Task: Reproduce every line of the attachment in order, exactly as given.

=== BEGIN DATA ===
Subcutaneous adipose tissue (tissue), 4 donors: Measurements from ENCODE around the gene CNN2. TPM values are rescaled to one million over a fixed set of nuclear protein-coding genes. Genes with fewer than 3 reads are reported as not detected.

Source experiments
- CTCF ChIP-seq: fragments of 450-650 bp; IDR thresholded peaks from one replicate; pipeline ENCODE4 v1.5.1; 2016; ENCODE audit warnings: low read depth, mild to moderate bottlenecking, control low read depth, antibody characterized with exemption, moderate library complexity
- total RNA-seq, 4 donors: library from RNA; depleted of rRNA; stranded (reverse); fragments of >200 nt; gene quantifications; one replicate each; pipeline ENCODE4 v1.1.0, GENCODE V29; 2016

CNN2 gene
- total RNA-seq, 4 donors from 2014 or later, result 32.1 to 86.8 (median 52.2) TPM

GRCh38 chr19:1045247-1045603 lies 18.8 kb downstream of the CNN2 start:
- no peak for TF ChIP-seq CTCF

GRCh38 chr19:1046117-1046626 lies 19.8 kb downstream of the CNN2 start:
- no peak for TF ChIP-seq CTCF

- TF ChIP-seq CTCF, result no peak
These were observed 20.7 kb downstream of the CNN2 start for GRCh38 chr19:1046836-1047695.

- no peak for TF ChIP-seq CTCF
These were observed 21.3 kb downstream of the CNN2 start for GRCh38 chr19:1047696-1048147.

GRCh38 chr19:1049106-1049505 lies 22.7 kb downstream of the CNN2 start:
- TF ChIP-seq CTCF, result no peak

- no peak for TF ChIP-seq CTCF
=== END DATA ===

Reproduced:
Subcutaneous adipose tissue (tissue), 4 donors: Measurements from ENCODE around the gene CNN2. TPM values are rescaled to one million over a fixed set of nuclear protein-coding genes. Genes with fewer than 3 reads are reported as not detected.

Source experiments
- CTCF ChIP-seq: fragments of 450-650 bp; IDR thresholded peaks from one replicate; pipeline ENCODE4 v1.5.1; 2016; ENCODE audit warnings: low read depth, mild to moderate bottlenecking, control low read depth, antibody characterized with exemption, moderate library complexity
- total RNA-seq, 4 donors: library from RNA; depleted of rRNA; stranded (reverse); fragments of >200 nt; gene quantifications; one replicate each; pipeline ENCODE4 v1.1.0, GENCODE V29; 2016

CNN2 gene
- total RNA-seq, 4 donors from 2014 or later, result 32.1 to 86.8 (median 52.2) TPM

GRCh38 chr19:1045247-1045603 lies 18.8 kb downstream of the CNN2 start:
- no peak for TF ChIP-seq CTCF

GRCh38 chr19:1046117-1046626 lies 19.8 kb downstream of the CNN2 start:
- no peak for TF ChIP-seq CTCF

- TF ChIP-seq CTCF, result no peak
These were observed 20.7 kb downstream of the CNN2 start for GRCh38 chr19:1046836-1047695.

- no peak for TF ChIP-seq CTCF
These were observed 21.3 kb downstream of the CNN2 start for GRCh38 chr19:1047696-1048147.

GRCh38 chr19:1049106-1049505 lies 22.7 kb downstream of the CNN2 start:
- TF ChIP-seq CTCF, result no peak

- no peak for TF ChIP-seq CTCF